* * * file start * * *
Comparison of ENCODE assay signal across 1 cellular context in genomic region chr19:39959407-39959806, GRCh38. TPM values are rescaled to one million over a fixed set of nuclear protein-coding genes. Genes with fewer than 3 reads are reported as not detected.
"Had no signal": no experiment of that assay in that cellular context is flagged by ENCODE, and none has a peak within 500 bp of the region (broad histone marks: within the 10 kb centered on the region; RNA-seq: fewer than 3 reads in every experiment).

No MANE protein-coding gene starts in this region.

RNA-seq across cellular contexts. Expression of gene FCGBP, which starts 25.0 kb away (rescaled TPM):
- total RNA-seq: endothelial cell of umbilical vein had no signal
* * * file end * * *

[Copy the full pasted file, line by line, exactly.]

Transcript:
Comparison of ENCODE assay signal across 1 cellular context in genomic region chr19:39959407-39959806, GRCh38. TPM values are rescaled to one million over a fixed set of nuclear protein-coding genes. Genes with fewer than 3 reads are reported as not detected.
"Had no signal": no experiment of that assay in that cellular context is flagged by ENCODE, and none has a peak within 500 bp of the region (broad histone marks: within the 10 kb centered on the region; RNA-seq: fewer than 3 reads in every experiment).

No MANE protein-coding gene starts in this region.

RNA-seq across cellular contexts. Expression of gene FCGBP, which starts 25.0 kb away (rescaled TPM):
- total RNA-seq: endothelial cell of umbilical vein had no signal